When you hear of a suicide, who do you picture? Perhaps a depressed teenager, a single and lonely middle-aged person, or an anxious criminal who kills himself rather than face a court? The person who most likely does not come to mind is me: a young mother.

Self-harm and suicide are two topics that are rarely discussed in relation to our community, but we are not exempt from these issues. According to the National Institute of Mental Health, suicide is the second-leading cause of death for people aged 10-34. With a statistic like that, you likely know someone who has, at one point or another, dealt with suicidal ideation.

Before you panic that talking about such topics only encourages them, take a deep breath. There is a misconception that speaking so openly will cause someone who did not previously entertain such thoughts to not only have them, but to act on them, Heaven forbid. In fact, the opposite is true. When a person knows that others are going through the same thing, it can make it easier to cope. Knowing that support already exists eases the burden. Feeling alone in the struggle simply exacerbates the struggle itself.

My journey into the darker part of depression began, like so many others, as a teenager. I was around 14 when I self-harmed for the first time. I came to believe that hurting myself caused a large release of the tension and anger I was holding onto. Although I knew it was not healthy or proper behavior, I never told anyone. Instead, I made sure to use parts of my body such as my thighs or upper arms where nobody would ever see the marks left. This behavior continued on and off throughout high school and seminary.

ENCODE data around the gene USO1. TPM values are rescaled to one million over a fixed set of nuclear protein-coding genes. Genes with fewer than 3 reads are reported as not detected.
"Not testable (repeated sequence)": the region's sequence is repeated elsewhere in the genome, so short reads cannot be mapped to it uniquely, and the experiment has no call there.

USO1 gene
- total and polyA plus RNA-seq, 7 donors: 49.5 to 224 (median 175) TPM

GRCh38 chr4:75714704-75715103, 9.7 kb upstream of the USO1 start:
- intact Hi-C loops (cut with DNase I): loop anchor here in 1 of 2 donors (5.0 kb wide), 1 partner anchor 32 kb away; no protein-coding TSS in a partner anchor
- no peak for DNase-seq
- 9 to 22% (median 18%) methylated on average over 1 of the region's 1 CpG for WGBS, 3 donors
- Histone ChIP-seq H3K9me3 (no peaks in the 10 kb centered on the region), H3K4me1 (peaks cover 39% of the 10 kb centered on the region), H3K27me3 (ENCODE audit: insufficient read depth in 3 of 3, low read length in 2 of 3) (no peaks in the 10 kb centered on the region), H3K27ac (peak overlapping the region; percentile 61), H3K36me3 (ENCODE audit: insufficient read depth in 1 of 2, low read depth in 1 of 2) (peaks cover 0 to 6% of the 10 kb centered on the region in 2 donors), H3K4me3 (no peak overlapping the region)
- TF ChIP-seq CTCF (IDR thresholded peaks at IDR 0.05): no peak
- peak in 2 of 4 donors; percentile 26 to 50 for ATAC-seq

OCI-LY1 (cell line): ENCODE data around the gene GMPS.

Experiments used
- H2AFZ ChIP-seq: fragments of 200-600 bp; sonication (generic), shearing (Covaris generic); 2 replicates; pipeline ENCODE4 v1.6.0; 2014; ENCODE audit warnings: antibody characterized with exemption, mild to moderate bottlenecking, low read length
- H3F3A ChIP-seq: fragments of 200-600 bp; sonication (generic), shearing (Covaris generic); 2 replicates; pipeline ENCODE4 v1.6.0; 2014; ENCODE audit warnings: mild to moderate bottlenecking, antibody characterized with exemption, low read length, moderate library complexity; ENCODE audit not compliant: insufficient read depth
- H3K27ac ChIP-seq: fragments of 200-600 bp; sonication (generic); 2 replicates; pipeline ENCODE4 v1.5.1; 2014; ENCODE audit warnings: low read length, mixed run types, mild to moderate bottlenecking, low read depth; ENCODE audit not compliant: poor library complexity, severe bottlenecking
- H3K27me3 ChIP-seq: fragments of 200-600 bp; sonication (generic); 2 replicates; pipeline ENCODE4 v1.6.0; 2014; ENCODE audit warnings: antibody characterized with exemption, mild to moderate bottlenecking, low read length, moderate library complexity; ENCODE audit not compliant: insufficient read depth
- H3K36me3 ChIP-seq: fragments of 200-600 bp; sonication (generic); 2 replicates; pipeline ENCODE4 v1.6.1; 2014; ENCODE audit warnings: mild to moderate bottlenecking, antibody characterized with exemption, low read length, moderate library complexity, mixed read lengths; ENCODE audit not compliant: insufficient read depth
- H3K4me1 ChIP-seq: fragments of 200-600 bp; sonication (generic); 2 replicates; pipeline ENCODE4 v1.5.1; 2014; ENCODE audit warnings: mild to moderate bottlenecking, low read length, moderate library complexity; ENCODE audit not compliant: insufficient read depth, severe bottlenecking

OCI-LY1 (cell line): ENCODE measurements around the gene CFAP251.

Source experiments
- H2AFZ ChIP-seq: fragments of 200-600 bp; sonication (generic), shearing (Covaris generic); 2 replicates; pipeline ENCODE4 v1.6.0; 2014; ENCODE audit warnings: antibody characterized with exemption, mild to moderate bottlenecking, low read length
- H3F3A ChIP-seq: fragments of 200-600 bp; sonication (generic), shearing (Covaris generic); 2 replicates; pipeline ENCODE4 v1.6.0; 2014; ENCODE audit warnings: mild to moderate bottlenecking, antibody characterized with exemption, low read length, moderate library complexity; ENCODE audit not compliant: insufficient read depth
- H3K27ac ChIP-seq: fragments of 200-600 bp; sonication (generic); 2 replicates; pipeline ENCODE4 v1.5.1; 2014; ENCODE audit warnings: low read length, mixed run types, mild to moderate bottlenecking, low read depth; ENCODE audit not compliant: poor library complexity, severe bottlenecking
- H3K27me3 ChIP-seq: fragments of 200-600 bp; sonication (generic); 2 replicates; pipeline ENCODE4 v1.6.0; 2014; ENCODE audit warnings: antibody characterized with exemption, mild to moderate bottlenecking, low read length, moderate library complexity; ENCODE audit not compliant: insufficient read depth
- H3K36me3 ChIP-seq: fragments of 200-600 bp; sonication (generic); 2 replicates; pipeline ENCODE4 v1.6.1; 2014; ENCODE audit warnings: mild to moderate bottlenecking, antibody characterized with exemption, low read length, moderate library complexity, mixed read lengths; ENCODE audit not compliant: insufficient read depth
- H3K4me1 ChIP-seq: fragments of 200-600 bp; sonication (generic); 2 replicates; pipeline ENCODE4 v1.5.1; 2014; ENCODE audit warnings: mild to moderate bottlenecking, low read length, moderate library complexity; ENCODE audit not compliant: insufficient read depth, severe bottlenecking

Once I got married and became pregnant, my mental health took a downward plunge. I dealt with depression and anxiety throughout all of my pregnancies and postpartum stages. I tried therapy a few times for short periods but never stuck it out. After I gave birth to my third, my depression went from bad to worse. I began to regularly hurt myself to the point that my thigh was a constant bruise.

After a major depressive episode which could have ended much worse than it did, I went to the doctor to get a prescription for antidepressants. Since this was an emergency, I was forced to go to a regular GP instead of waiting for an appointment with a psychiatrist. Unfortunately, the doctor decided that I must be fine since I have a solid community and did not even give me the option of saying that I was suicidal. When he reached that question on the mental health assessment, he skipped over it, saying, “Nah, you definitely are not suicidal.” Unsurprisingly, in my vulnerable state, I did not feel comfortable correcting him, although in truth I was very close to being actively suicidal.

I would love to say that once I began taking medication, everything straightened out. For those who are thankfully unaware, antidepressants are not magic. It can take many tries to find the correct medication and dosage. And even once that perfect recipe is found, one’s body can get used to the medication causing it to lose its effectiveness, which is exactly what happened to me.

About a year and a half after I started taking my medications, I had my first real flirtation with suicide and spent half the night with our local police force, sheriff, and state crisis workers. Thankfully, this episode ended without me getting hurt in any way or having to be brought to the hospital. However, for the next week, I had no energy whatsoever, and for the next six months, I had constant flashbacks.

A year later, suicidal thoughts struck again. This time I was out of town, traveling for a family celebration. The urge was so strong that I sat in bed shaking and crying, trying to rationalize with myself why I didn’t dare ruin the celebration by killing myself. I told my husband about my thoughts and had him hide my medication. Otherwise, I would almost certainly have overdosed.

There was a third and fourth time that I contemplated taking my life, and thank G‑d I was able to make it through that time as well.